Web Pages / Emails

Don't forget to have web pages on your site with your policies and unsubscribe, subscribe info. Include links to these on every e-mail. Make sure the from address actually exists.

Specific ISPs

Then there are the big guys, and you have to deal with each of them separately. Might also look at the Word to the Wise Delivery WikiKeep your IP addresses updated with them. I find Microsoft and ATT to be the most difficult and frustrating to work with - no transparency, 1-2 days minimum response time. And Microsofts published forms often stop working. They have a delisting IPs address delisting@messaging.microsoft.com.


Microsoft (Outlook, Hotmail, Live, Office365, etc.) now (late 2017) delineates their email services into 2 programs: Office365 - and everything else (hotmail, outlook, live). Or maybe not. Sometimes you can't tell what is going on with their programs, in one location it says I need to request them separately, yet in the end, they seem to have multiple places for things. The confusion is part of what makes them difficult to work with.

For each, there are two steps: register your IPs with their JMRP/SNDS, and request delisting if you find your IPs listed on either of their their separate block lists.

Register your IPs with their feedback/reporting programs:

After login, Request Access for IP addresses and once granted (requires confirmation email), then you can view the reported traffic on their servers. If you change IP addresses, you need to update it at their site. You also need to setup the JMRP - Junk Mail Reporting Program feed (after the IP addresses have been added).

It seemed better my last trip through their system, but then the IPs was handed (by FutureHosting and Host1Plus) were on blocklists for some of the big guys. And Microsoft (and ATT) continue to be difficult to delist. They have more than one portal:

  • Office365 Delisting Portal - this one says our IP is fine and to use the Hotmail, Live, Outlook portal (sigh)
  • Hotmail, Live, Outlook Portal - and this one give an error of Access Denied and I don't have permission to access such and such script on the server. (double sigh)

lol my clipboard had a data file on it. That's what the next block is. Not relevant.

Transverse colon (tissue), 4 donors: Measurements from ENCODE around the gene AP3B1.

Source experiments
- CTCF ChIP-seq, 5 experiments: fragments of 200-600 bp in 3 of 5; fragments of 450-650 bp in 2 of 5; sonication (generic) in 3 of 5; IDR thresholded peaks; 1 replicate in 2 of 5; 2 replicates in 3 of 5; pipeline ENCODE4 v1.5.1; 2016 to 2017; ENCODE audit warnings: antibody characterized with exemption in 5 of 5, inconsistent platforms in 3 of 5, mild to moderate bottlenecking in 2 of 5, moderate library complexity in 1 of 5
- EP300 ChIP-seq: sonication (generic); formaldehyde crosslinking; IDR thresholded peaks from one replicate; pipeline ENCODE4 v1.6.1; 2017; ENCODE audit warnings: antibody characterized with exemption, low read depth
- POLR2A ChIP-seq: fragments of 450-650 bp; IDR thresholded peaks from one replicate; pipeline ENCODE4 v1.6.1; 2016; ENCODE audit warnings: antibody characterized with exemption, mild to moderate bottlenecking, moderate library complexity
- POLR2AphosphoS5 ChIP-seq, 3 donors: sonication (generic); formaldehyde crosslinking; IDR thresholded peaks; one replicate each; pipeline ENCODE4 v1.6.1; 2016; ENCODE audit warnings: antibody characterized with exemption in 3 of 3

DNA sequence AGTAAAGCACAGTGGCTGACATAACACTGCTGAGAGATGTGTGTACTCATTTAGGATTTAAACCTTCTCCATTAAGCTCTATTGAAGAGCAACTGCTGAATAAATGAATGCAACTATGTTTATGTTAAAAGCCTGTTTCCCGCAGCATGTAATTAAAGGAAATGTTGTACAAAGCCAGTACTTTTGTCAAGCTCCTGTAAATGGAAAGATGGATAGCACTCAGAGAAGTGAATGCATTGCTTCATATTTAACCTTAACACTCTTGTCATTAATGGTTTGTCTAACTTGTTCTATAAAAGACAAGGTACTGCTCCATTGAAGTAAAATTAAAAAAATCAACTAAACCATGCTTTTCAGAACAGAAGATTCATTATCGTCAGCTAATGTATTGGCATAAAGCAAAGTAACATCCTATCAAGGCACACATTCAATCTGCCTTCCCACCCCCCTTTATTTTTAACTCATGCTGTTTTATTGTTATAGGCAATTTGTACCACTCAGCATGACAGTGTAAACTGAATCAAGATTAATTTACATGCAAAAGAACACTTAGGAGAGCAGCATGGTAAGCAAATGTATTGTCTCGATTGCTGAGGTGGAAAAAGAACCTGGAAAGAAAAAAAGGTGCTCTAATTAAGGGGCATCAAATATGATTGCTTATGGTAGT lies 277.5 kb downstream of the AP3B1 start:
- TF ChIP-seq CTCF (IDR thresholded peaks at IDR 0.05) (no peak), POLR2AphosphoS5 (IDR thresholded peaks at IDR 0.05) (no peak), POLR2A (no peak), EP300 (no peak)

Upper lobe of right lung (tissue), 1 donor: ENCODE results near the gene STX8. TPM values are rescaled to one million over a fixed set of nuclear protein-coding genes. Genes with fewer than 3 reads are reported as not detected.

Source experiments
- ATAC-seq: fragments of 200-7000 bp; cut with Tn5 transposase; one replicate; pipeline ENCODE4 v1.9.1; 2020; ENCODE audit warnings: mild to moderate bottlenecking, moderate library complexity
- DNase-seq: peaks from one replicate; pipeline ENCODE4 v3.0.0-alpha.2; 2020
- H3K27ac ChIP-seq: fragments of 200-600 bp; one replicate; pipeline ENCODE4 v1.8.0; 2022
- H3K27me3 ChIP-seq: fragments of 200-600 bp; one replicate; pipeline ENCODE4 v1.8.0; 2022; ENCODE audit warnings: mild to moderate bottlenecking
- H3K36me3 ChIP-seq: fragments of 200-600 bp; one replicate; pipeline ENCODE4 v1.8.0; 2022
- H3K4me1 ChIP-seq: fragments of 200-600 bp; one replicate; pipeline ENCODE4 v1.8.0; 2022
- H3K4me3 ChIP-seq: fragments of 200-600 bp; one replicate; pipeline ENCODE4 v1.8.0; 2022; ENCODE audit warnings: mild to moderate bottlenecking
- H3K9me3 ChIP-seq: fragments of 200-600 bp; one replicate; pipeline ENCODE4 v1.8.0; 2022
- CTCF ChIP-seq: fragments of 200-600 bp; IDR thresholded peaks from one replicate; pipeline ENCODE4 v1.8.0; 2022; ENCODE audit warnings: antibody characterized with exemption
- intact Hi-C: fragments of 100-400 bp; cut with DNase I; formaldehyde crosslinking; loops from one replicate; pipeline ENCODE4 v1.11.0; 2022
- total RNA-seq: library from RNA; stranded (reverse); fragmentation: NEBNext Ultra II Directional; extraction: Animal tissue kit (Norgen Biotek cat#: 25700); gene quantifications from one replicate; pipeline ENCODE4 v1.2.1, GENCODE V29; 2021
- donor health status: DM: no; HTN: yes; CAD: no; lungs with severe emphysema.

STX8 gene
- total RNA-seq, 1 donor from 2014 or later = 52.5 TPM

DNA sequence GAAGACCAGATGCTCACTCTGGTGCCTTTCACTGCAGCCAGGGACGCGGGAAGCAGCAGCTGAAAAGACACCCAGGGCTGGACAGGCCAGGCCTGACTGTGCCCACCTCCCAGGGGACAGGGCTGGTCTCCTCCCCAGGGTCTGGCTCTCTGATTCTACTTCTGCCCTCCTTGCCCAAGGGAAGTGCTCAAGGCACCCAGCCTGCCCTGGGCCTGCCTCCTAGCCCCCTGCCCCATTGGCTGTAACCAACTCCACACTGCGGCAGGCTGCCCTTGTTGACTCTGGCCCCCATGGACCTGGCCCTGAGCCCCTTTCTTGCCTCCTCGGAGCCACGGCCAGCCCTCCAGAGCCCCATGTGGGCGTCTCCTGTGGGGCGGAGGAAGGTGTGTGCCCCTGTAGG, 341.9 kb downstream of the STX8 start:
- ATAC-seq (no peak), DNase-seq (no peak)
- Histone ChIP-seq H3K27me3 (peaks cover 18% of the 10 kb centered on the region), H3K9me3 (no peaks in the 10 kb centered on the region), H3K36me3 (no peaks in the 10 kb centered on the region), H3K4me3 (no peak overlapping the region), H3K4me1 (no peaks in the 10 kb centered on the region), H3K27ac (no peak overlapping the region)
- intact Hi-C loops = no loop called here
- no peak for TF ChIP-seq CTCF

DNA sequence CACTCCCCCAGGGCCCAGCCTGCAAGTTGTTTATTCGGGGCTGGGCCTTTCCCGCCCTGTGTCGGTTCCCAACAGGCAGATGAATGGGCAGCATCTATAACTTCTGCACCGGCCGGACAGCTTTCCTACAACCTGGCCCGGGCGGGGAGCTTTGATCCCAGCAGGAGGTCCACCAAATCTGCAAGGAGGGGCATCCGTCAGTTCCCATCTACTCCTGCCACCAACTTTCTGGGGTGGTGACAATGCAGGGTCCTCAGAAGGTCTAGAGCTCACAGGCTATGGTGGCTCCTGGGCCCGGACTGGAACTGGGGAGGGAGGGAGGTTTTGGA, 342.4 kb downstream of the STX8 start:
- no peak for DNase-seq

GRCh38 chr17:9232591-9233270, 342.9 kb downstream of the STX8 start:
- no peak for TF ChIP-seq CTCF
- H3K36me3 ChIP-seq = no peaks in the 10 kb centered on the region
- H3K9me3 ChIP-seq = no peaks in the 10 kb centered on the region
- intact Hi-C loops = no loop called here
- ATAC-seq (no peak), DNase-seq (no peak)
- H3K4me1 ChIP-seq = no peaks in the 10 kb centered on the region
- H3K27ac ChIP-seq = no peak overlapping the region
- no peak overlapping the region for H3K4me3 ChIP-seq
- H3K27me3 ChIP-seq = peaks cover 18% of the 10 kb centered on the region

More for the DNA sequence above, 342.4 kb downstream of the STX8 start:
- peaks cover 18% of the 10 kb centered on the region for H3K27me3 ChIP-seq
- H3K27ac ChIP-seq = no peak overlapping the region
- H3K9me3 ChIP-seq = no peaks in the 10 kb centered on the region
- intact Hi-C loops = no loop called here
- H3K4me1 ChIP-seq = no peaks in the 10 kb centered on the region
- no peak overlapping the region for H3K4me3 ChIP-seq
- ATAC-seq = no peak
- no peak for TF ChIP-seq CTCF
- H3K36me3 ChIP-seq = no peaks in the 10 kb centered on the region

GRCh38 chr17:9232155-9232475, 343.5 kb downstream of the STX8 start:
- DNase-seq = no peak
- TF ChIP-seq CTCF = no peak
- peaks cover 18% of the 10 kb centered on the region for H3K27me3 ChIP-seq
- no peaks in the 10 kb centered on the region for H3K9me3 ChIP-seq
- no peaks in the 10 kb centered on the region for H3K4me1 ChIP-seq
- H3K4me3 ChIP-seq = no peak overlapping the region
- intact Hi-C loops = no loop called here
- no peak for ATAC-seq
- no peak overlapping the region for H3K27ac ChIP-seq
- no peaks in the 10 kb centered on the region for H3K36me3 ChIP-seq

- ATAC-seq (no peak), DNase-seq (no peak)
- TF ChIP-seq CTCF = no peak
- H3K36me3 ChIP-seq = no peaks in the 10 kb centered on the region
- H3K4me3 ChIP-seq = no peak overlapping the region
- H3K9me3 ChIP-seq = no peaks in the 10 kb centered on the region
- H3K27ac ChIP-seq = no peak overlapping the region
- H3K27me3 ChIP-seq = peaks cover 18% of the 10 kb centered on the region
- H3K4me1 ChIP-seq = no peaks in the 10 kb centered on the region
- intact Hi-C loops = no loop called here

• Once you get a SRXI######### response with Delist IP in the subject line, you can call MS Delist Dept at 866-291-7726 (or general support at 800-865-9408).

Microsoft also reports that our IPs were on a frontbridge block list and to contact FrontBridge, but the frontbridge.com domain was down and not responding.

Some other links they have provided us:

  • Ensuring email from an IP isn't blocked by Hotmail / Outlook (best practices, as generally described in this doc)


ATT and Yahoo seem to no longer be connected from an email administration standpoint.

ATT Postmaster | Email Errors | abuse_rbl@abuse-att.net


Yahoo Postmaster  | Error Codes | FAQ: Delivery Requirements

Yahoo requires use of DKIM and SPF. Yahoo changed their abuse reporting and removal/resolution methods late 2017/early 2018. They no longer offer IP or CIDR-based feedback loop reporting (ala Microsoft). 

Bulk mailers should participate in the Yahoo Complaint Feedback Loop (CFL) Program. Yahoo users can also use the Yahoo! Mail Delivery Issues Form for issues receiving email.


One of the first network providers from pre-Internet days. Now owned by Time Warner, but operated separately to some degree still. At the very least, setup an AOL Email Feedback Loop for your email servers, and keep updated - the esoteric by today's standards method to update will delight old-school veterans - and likely frustrate millennials and younger. Responses and change requests are pretty quick these days (perhaps they have better tools for the evaluators). You can also lookup error messages on the AOL Postmaster Error Page, or reach the AOL Postmaster via email or their postmaster webpage. You can request being whitelisted (if you send more than 100 messages/month to their servers).


Similar to AOL (since Time-Warner owns both), RoadRunner has a general RR Postmaster page - where you can check your IP status. They discontinued their Feedback Loop program in October 2017.

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Comments are solely the opionion of the author and not to be construed as the opinion of anyone else.